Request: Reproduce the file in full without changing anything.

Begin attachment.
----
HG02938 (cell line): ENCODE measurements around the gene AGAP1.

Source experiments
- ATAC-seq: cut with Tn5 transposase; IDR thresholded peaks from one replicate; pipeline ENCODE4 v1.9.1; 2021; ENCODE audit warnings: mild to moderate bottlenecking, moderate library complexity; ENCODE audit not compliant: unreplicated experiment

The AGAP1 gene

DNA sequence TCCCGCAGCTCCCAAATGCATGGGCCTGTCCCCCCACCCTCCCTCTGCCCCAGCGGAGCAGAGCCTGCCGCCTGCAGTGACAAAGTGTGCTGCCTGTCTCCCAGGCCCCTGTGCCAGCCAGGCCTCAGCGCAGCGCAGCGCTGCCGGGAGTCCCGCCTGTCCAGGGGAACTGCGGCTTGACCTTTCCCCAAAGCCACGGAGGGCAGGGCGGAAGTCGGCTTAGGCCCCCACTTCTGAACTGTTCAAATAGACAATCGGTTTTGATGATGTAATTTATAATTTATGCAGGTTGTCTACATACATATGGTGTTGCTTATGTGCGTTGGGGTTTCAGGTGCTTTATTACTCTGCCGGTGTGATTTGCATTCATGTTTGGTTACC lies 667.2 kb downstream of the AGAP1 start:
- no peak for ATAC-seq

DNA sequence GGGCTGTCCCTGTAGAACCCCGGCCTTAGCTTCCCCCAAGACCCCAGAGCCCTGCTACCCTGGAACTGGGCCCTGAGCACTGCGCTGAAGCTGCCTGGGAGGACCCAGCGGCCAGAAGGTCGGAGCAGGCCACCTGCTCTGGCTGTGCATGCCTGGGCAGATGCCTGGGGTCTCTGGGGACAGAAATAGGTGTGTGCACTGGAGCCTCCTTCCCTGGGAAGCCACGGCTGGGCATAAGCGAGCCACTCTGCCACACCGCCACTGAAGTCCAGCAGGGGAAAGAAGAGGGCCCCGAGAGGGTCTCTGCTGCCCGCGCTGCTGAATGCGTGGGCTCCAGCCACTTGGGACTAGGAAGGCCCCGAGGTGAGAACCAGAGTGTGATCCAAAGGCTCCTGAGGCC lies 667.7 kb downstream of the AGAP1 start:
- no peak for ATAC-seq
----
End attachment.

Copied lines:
HG02938 (cell line): ENCODE measurements around the gene AGAP1.

Source experiments
- ATAC-seq: cut with Tn5 transposase; IDR thresholded peaks from one replicate; pipeline ENCODE4 v1.9.1; 2021; ENCODE audit warnings: mild to moderate bottlenecking, moderate library complexity; ENCODE audit not compliant: unreplicated experiment

The AGAP1 gene

DNA sequence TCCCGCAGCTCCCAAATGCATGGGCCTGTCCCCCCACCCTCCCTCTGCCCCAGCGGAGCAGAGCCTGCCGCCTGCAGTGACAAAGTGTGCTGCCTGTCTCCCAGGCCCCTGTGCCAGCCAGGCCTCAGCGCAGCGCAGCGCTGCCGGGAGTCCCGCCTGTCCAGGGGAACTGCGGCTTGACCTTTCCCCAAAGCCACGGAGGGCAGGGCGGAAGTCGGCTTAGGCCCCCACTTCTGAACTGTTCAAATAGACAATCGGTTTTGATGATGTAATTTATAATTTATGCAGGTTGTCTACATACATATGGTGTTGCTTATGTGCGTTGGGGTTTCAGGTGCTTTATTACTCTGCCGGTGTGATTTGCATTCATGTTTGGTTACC lies 667.2 kb downstream of the AGAP1 start:
- no peak for ATAC-seq

DNA sequence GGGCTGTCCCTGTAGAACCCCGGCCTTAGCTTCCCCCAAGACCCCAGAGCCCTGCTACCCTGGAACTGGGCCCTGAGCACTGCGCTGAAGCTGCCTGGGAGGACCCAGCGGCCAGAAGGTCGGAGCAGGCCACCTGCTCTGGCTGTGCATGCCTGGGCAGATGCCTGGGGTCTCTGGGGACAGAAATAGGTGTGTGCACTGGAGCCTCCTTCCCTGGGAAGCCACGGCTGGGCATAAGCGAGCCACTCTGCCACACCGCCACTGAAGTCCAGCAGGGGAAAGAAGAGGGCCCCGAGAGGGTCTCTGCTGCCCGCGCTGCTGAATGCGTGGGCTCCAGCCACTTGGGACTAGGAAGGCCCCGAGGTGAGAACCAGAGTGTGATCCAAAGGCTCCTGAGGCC lies 667.7 kb downstream of the AGAP1 start:
- no peak for ATAC-seq